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Weight Management | Alpha-Lipoic Acid a Weight-Loss Aid
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1,800 mg per day of oral alpha-lipoic acid was effective in achieving significant weight loss in obese subjects.

Alpha-Lipoic Acid a Weight-Loss Aid

Alpha-lipoic acid is already well known as a supplement that improves blood sugar control and reduces diabetes symptoms such as nerve pain. Now a study published in the American Journal of Medicine suggest that alpha-lipoic acid might also help obese people lose weight.

Are you ready to love your body, eat more healthfully, get moving, and lose weight in the process? Learn about "Weigh to Go," Bastyr's nine-week weight management program.

Supplementing a weight-loss diet
with alpha-lipoic acid

The study, conducted in South Korea, included 360 obese people, some of whom also had hypertension, diabetes, or high cholesterol levels. They received dietary instructions aimed to reduce their calorie intake by 600 calories per day, with 55 to 60% of their calories from carbohydrate, 20 to 25% from fat, and 15 to 20% from protein.

After being on the diet for four weeks, they were divided into three groups:

  • the first group was treated with 1,800 mg of alpha-lipoic acid per day (600 mg three times daily),

  • the second group received 1,200 mg of alpha-lipoic acid per day (400 mg three times daily), and

  • the third group received placebo.

They remained on the diet and supplement program for 20 weeks.

Alpha-lipoic acid users bigger (weight) losers

When the researchers compared weight in the three groups, they noted:

  • The group receiving 1,800 mg of alpha-lipoic acid per day lost significantly more weight than the placebo group.

  • The group receiving 1,200 mg of alpha-lipoic acid per day also lost more weight than the placebo group, but this difference was not statistically significant.

  • Approximately 22% of people in the 1,800 mg alpha-lipoic acid group lost at least 5% of their body weight, but only about 10% of those in the other two groups lost 5% or more of their body weight.

  • The most common side effect seen in those taking alpha-lipoic acid was an allergic skin reaction that involved itching and in some cases hives, but only four people withdrew from the study because of this.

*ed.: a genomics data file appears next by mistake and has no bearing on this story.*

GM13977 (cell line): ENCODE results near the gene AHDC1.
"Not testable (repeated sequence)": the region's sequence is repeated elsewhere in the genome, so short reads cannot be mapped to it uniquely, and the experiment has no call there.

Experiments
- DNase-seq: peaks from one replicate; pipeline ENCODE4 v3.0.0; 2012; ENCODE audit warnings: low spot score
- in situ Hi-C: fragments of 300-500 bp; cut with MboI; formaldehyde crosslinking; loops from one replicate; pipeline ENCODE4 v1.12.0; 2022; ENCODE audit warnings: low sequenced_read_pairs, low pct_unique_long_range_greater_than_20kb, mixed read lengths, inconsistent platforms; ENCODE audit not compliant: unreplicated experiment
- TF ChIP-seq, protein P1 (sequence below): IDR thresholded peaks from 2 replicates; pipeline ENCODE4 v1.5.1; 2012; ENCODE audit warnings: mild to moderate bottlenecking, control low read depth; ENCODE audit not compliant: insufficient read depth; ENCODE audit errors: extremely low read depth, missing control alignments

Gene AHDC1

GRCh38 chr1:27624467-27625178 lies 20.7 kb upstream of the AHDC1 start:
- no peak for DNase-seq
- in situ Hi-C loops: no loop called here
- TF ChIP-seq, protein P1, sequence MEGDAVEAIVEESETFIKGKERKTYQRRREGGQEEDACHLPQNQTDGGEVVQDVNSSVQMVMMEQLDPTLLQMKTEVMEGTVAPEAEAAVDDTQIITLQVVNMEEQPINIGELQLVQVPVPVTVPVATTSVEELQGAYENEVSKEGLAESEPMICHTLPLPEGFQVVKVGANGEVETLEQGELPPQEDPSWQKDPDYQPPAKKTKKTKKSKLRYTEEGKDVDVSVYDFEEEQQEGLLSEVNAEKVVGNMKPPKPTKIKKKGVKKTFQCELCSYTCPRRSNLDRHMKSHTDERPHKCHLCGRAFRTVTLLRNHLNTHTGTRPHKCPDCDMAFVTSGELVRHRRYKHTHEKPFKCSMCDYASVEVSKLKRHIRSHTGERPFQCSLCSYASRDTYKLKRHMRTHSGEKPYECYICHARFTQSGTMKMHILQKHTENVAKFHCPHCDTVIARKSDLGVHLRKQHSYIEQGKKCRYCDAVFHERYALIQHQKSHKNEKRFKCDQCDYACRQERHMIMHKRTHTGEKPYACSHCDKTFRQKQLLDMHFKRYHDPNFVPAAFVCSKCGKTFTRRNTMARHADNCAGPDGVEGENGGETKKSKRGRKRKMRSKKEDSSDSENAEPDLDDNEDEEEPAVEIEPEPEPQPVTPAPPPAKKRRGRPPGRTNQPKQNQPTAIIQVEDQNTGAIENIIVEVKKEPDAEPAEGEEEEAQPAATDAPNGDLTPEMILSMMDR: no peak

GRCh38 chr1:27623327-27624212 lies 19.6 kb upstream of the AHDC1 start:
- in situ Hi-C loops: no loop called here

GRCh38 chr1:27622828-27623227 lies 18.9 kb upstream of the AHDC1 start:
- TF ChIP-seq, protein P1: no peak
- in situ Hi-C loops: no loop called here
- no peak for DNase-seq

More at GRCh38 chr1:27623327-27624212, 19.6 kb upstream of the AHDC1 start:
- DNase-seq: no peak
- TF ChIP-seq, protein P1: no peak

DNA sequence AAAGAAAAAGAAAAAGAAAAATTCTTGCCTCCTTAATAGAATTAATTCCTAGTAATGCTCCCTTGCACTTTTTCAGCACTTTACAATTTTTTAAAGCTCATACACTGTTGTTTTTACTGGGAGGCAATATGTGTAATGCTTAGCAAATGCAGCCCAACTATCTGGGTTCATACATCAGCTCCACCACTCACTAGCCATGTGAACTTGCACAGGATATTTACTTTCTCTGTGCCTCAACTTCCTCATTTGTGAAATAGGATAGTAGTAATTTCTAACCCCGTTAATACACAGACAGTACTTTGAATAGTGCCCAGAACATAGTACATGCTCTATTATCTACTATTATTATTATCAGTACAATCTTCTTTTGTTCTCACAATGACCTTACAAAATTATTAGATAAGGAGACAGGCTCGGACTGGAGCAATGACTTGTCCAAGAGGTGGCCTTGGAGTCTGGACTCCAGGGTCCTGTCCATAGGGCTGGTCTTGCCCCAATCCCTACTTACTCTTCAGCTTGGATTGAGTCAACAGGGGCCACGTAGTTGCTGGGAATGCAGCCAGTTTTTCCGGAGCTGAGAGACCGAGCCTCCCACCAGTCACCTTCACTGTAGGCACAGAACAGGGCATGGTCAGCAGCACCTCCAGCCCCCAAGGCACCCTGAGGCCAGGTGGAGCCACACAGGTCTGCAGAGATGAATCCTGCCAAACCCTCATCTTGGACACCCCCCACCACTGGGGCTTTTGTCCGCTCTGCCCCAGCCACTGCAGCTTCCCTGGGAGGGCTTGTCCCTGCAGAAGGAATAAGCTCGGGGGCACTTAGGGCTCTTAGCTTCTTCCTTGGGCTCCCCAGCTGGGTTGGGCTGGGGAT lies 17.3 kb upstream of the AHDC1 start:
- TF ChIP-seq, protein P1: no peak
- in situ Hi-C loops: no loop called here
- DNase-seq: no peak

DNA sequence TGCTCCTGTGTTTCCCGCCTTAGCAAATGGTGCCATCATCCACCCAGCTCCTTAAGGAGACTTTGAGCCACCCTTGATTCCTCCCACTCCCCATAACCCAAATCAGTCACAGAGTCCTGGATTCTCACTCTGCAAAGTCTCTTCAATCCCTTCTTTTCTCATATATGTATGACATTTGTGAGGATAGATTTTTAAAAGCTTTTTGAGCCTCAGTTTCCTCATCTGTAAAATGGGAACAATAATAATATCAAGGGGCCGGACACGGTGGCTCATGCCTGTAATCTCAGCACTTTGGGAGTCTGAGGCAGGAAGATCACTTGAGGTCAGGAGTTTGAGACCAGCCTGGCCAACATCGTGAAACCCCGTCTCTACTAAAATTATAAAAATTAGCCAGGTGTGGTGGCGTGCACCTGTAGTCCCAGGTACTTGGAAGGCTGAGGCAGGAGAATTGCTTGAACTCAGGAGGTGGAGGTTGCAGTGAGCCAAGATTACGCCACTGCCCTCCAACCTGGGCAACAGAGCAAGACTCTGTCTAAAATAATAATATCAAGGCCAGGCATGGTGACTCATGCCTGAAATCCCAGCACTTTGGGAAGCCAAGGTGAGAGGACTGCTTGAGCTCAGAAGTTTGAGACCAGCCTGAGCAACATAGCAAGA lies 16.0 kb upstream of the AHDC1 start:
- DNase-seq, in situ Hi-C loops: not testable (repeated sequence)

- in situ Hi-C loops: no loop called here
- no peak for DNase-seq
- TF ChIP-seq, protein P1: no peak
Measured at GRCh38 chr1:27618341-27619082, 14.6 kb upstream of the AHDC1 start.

Welcome help for people with obesity

Only one drug is approved for use as a weight loss drug in the US: orlistat (Xenical®) and its side effects include digestive upset, diarrhea, and fecal incontinence. Another anti-obesity drug, sibutramine (Meridia®), was linked to increased risks of heart attack and stroke and is no longer available in the US and a number of other countries.

“We showed that 1,800 mg per day of oral alpha-lipoic acid was effective in achieving significant weight loss in obese subjects,” the study’s authors said. “Differences in side effects from currently used anti-obesity drugs suggest that alpha-lipoic acid may be effective as an adjunctive medication for obesity.”

Other reasons to consider alpha-lipoic acid

Alpha-lipoic acid has other beneficial effects for people struggling with obesity and diabetes:

  • Improved blood sugar control. People with obesity have a high risk of developing diabetes. Studies have found that alpha-lipoic acid can increase insulin sensitivity so that cells are more able to take up sugar (glucose) from the blood. It might also have insulin-like effects of its own.

  • Nerve pain relief. Alpha-lipoic acid has been found to prevent the nerve damage and pain that is associated with diabetes.

  • Protection against age-related diseases. Alpha-lipoic acid is used in the body to make glutathione, perhaps our most powerful antioxidant. Some scientists speculate that alpha-lipoic acid could protect against atherosclerosis and heart disease, prevent cataracts, and reduce the likelihood of developing Alzheimer’s dementia.

(Am J Med 2011;124:85.e1–8)

Maureen Williams, ND, completed her doctorate in naturopathic medicine at Bastyr University in Seattle and has been in private practice since 1995. With an abiding commitment to access to care, she has worked in free clinics in the US and Canada, and in rural clinics in Guatemala and Honduras where she has studied traditional herbal medicine. She currently lives and practices in Victoria, BC, and lectures and writes extensively for both professional and community audiences on topics including family nutrition, menopause, anxiety and depression, heart disease, cancer, and easing stress. Dr. Williams is a regular contributor to Healthnotes Newswire.

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The health information contained in this site is not intended as medical advice and should not be considered a substitute for appropriate medical care. Any products mentioned in studies cited in Healthnotes articles are not necessarily endorsed by Bastyr. As with any product, consult with a natural health practitioner to discuss what may be best for you.

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